Those who know, know.
Category - Shimmy Bop
I’m gonna hit the highway like a battering ram
On a silver-black phantom bike
When the metal is hot, and the engine is hungry
And we’re all about to see the light
Nothing ever grows in this rotting old hole,
And everything is stunted and lost
And nothing really rocks, and nothing really rolls,
And nothing’s ever worth the cost
Jim Steinman 1947-2021
I based the characters of Martinelli Revsin and the vampire Sweet William Ambrose from Morbidly Obtuse off of the relationship that existed between Jim Steinman and Meat Loaf. There is a bottle of wine and a listening of Bad for Good in my future.
Tone Def via Fear of a Black Hat circa 1993.
Alligator chomps, the Golden Earring edition.
The war was over.
The only survivors were street animals: dogs, cats and rats. From them, a new race of mutants evolved.
That was a long time ago…
Mok, a legendary super-rocker, has retired to Ohmtown. There, his computers work at deciphering an ancient code which would unlock a doorway between this world and another dimension.
Obsessed with his dark experiment, Mok himself searches for the last crucial component…
a very special voice.
Somewhere deep in the bowels of my garage are a couple of old paper boxes filled with old VHS tapes. There’s some pretty good stuff in there – content, in the parlance of our times. The Star Wars trilogy in its original form. The Rocky Horror Picture Show cassette that I had to special order and cost me somewhere in the neighborhood of $80 bucks in eighties money – the equivalent to the GNP of a small island nation these days. (For comparison, the Blu-ray of RHPS is currently twelve bucks on Amazon.) I had Purple Rain. Altered States. The Transformers (animated). Some old wrestling tapes. Good stuff all around. Good times.
And then there were the recordable tapes. The extended plays. Three or four movies recorded off TV or cable. Among them is a tape I borrowed from a friend sometime in the late eighties. It’s currently 2021, and I have yet to return the tape. Sorry about that Scott. Get in touch and I’ll send it back. This particular tape contained Rock & Rule, The Kentucky Fried Movie and another flick whose title escapes me.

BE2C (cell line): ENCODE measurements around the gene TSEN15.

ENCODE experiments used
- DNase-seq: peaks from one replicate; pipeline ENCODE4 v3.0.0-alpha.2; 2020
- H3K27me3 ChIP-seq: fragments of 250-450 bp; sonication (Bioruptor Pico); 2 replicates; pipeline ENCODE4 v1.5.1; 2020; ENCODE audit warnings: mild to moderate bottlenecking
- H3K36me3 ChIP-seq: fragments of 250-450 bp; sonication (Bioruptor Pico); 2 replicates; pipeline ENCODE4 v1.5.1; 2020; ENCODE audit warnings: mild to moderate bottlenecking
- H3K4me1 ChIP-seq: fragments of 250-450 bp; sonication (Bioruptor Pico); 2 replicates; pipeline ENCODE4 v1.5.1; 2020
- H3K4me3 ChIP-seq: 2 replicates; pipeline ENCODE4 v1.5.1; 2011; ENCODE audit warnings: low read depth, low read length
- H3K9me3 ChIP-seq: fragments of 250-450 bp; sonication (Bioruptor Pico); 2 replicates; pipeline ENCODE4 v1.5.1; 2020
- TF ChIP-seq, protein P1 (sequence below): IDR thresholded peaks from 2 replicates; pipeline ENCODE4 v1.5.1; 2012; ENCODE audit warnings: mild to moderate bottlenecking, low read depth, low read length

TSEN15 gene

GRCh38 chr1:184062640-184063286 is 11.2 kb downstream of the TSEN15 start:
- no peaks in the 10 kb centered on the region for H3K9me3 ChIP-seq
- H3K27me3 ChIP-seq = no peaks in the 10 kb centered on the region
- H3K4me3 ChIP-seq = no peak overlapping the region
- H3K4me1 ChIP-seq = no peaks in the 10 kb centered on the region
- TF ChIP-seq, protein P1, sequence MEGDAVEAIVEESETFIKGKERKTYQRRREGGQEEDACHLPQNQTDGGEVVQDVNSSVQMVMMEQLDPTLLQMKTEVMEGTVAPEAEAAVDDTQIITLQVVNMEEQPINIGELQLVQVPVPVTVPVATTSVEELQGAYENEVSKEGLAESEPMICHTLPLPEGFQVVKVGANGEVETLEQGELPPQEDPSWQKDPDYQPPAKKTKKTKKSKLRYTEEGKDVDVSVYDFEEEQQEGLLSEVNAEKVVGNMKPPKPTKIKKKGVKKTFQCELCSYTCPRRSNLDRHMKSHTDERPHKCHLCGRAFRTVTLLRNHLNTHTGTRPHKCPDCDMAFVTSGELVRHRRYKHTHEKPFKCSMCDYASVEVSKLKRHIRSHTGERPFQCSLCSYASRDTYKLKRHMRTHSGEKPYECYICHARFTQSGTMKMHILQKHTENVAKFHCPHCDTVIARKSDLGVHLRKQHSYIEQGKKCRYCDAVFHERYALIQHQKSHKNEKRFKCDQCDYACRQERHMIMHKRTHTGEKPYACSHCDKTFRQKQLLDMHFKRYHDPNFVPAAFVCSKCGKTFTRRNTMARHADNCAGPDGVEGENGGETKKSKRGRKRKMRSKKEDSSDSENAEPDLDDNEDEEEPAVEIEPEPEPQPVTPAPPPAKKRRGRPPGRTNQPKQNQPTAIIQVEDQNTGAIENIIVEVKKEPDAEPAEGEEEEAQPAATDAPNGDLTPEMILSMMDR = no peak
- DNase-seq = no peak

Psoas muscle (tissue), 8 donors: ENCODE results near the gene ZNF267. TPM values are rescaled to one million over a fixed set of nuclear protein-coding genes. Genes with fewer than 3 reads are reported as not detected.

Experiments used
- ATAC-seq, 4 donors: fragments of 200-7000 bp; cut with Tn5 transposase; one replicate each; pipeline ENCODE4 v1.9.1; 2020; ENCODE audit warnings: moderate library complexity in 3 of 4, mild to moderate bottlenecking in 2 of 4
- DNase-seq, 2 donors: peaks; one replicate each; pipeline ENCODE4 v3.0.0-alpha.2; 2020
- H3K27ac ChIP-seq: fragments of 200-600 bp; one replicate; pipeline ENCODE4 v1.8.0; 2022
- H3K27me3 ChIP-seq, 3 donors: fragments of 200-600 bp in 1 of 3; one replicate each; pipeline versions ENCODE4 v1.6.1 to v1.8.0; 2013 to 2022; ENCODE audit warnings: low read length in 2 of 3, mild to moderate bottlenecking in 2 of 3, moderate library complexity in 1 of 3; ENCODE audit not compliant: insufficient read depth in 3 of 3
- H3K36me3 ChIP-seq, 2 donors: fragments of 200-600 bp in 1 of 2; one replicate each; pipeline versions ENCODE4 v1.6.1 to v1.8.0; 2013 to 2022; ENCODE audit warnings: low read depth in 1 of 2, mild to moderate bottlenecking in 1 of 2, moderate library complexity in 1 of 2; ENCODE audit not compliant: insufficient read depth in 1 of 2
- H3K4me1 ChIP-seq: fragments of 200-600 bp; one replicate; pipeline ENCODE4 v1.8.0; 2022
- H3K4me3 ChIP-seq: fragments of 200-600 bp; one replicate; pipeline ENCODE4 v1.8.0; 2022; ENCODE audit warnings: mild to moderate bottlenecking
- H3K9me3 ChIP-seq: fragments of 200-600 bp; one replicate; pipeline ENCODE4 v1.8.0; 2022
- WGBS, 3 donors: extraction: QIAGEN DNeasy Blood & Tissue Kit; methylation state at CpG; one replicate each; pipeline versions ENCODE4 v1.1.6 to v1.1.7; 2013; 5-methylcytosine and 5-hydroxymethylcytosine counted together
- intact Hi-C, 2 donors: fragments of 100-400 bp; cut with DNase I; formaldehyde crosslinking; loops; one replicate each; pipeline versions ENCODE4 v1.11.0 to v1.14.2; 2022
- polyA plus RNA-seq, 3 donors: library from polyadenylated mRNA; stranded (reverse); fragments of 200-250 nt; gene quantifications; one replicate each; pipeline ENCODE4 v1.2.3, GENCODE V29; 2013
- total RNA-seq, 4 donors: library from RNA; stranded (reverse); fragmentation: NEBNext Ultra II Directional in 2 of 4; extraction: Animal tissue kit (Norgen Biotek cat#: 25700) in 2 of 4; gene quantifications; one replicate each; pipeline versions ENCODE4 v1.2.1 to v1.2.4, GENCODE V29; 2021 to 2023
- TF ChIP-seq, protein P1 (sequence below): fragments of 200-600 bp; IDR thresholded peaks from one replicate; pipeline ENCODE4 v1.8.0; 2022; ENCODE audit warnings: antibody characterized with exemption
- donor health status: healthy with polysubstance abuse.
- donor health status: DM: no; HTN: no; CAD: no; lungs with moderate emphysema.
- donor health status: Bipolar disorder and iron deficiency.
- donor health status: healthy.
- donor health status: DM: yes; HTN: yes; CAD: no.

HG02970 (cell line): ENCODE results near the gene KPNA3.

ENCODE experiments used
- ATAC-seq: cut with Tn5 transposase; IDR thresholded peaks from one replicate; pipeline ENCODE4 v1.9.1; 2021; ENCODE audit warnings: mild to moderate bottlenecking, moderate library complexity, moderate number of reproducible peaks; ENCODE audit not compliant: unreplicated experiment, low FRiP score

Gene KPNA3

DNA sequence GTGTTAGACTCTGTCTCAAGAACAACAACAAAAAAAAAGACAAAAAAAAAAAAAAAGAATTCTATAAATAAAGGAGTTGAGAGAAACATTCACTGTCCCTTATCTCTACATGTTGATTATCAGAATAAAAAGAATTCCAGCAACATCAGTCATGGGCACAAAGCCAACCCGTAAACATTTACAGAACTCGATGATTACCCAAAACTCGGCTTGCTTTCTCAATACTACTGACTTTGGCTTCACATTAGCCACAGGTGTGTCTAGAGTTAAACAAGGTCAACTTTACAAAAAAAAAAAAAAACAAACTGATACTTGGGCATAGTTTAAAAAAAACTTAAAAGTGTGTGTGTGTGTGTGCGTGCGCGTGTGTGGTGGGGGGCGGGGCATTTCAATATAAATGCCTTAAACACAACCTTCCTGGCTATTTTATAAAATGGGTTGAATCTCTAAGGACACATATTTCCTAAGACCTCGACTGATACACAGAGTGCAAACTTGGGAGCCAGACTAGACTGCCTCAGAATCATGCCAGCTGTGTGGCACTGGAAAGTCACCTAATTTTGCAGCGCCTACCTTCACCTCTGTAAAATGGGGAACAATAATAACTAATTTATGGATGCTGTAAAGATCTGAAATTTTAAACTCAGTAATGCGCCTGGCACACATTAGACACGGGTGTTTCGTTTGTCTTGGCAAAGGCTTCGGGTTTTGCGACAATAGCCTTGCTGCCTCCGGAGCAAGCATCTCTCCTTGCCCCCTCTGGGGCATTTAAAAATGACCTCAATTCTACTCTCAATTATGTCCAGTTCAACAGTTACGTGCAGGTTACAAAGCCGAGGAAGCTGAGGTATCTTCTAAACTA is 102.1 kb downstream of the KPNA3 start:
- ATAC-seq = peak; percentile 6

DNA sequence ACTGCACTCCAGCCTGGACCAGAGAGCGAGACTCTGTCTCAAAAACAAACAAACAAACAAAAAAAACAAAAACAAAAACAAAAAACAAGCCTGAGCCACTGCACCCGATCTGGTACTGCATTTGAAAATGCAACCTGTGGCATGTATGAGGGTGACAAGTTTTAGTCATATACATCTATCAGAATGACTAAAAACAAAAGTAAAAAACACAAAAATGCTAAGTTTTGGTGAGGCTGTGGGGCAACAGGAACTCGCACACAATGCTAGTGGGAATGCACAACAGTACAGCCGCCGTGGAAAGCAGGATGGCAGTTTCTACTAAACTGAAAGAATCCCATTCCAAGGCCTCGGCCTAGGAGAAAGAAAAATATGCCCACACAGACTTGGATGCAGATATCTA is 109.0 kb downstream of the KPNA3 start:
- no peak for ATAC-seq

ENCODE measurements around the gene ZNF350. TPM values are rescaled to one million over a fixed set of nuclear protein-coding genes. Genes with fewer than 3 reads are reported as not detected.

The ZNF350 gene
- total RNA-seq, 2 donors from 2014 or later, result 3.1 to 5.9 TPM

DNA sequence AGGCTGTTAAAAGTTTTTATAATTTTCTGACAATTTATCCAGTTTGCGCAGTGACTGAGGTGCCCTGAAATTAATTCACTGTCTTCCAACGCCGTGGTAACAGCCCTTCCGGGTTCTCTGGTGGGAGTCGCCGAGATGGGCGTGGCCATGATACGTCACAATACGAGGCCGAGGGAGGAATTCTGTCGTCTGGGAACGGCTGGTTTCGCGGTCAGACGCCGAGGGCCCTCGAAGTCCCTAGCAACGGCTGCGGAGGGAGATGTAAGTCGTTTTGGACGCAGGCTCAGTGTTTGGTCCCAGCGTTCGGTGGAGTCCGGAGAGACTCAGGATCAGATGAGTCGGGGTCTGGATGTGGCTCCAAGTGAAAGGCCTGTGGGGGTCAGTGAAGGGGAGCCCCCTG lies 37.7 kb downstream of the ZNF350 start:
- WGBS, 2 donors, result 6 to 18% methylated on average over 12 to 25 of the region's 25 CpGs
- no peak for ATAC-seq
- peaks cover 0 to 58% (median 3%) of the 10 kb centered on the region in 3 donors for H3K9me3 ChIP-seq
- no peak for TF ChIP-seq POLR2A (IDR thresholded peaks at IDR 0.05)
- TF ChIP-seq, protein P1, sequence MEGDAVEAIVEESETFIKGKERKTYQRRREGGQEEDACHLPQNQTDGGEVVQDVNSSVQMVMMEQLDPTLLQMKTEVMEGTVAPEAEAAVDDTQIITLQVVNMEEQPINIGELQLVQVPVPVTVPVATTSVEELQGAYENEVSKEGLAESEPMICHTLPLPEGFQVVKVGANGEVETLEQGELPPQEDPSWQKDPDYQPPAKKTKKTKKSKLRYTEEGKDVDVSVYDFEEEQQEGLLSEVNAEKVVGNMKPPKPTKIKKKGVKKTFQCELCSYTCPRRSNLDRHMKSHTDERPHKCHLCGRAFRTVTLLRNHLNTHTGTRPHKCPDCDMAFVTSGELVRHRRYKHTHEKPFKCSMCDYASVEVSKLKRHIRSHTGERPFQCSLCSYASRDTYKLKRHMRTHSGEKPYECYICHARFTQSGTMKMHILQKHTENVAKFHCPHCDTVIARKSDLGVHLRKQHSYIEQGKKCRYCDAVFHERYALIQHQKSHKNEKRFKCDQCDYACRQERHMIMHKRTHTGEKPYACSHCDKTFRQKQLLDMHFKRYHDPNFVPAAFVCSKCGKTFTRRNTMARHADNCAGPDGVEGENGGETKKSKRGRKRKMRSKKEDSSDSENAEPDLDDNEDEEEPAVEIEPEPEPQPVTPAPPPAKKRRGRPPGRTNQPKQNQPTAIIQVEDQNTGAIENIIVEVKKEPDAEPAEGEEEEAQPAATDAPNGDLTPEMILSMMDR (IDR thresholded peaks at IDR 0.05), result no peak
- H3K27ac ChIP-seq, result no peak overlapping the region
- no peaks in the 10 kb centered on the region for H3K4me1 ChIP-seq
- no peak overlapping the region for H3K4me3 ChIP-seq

Now, The Kentucky Fried Movie is a great relic of seventies weirdness and as such would never play today, but the star of the tape is one of 1983’s finest productions, the aforementioned Rock & Rule. Birthed by Nelvana studios, the same company that created the Boba Fett segment in the Star Wars Holiday Special (1978), as well as Strawberry Shortcake and Care Bears cartoons. Rock & Rule is a bona fide stoner classic.
The animation is crude by today’s standards, but it is glorious. According to Wikipedia, Spin magazine once called Rock & Rule, “the greatest oddball sci-fi musical ever committed to animation cels.” It’s kind of hard to disagree.
The story is fine and dandy, but the primary selling point of Rock & Rule is the music. A duet with Robin Zander and Debbie Harry? Sign me up, buttercup. Lou Reed and Iggy Pop trading off vocals for Mok Swagger, the primary antagonist of the film? You had me at hello. Fun and completely useless trivia: Debbie Harry reworked Angel’s Song from Rock & Rule into Maybe For Sure for her Def, Dumb & Blonde solo album some six years later. Both versions of the song are pretty sweet.
As with nearly all post-apocalyptic films involving anthropomorphic rats and dogs, I strongly recommend you have some edibles on hand before viewing.
In the early-nineties, I had a brief career as a concert security guard. Brief in the sense that it lasted all of two shows – the Grateful Dead and Neil Young. You can learn a lot about society at a Grateful Dead show. At least you used to be able to, what with Jerry Garcia being dead and all.
As an aside, Jerry Garcia died on my oldest daughter’s second birthday. I was blissfully unaware of this knowledge until I stopped to make a phone call in downtown Portland and a hippy came by channeling Paul Revere on his bicycle, loudly proclaiming, “Jerry got his miracle today.”